Long-term, utility-scale storage would turn solar and wind energy into on-demand sources of electricity
There’s the battery in your watch. There’s the battery in your mobile phone. And then there’s the battery at Green Mountain Power’s Stafford Hills solar farm in Rutland, Vt.
The lithium-ion gargantuan is housed in two trailer-truck-size green metal containers. It sits atop a 10-acre former landfill and captures electricity from 7,722 nearby solar panels—enough to power 2,000 homes on a sunny day. What’s revolutionary about this system isn’t the solar farm; it’s the size and purpose of the battery, which offers 3.4 megawatt-hours of storage, enough to supply backup power to about 170 homes for a day, if needed.
The rap on solar and wind is intermittence—they don’t produce power when the sun isn’t shining or the wind isn’t blowing, making them unreliable as the primary source for power grids. But if vast amounts of renewable energy—say, enough to power entire cities—could be captured and stored in giant batteries and deployed when needed, that downside would fade away.
This has been the “missing piece” in the renewable-energy revolution, says Venkat Srinivasan, director of the Energy Department’s Argonne Collaborative Center for Energy Storage Science. But it’s starting to come into view, thanks to the scale and progress of current research and real-world applications such as Green Mountain Power’s.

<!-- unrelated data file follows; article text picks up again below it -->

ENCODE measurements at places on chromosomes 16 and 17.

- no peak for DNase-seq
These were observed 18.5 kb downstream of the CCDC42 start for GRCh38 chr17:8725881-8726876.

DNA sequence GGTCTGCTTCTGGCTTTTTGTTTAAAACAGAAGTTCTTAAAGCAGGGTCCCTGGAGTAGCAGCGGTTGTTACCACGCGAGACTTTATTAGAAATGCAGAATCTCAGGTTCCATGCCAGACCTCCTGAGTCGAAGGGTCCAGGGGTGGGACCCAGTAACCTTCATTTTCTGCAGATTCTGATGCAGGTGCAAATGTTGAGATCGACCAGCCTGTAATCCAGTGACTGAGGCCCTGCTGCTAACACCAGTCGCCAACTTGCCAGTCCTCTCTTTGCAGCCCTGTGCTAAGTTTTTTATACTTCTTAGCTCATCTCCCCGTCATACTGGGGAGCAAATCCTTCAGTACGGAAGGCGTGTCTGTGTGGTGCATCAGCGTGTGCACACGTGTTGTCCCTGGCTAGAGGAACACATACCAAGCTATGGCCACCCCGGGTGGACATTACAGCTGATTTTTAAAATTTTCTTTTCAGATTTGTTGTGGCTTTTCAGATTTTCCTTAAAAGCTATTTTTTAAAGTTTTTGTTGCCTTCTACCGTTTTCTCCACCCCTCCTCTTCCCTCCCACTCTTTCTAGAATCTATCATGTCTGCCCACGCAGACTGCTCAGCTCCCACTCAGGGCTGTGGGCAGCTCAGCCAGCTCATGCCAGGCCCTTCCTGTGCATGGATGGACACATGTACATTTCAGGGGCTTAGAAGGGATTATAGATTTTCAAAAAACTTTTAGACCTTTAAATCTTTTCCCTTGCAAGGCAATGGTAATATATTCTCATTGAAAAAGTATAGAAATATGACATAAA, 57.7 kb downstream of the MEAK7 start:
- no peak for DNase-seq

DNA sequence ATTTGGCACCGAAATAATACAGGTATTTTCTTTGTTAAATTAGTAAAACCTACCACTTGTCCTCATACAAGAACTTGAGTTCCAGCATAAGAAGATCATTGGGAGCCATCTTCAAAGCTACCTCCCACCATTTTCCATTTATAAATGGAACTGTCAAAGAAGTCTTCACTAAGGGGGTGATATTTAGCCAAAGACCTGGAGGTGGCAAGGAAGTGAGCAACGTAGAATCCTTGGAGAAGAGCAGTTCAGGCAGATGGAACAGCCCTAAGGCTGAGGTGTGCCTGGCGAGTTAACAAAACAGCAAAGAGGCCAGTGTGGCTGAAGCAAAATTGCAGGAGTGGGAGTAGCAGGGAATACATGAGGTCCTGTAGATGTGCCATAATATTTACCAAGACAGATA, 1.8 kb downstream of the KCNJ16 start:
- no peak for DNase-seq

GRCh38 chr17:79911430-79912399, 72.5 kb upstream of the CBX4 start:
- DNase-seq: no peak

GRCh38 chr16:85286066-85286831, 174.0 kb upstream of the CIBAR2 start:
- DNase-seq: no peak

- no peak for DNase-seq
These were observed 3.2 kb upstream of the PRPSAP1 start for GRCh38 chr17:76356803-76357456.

Green Mountain’s project puts it in the vanguard of power companies that are showing that utility-scale battery storage can be technologically and economically viable—depending on the scale and how it is used. Like all utilities, Green Mountain faces issues meeting “peak demand,” the high-use period, typically in the early evening, when people return from work and school and crank up air conditioners and energy-hungry appliances.
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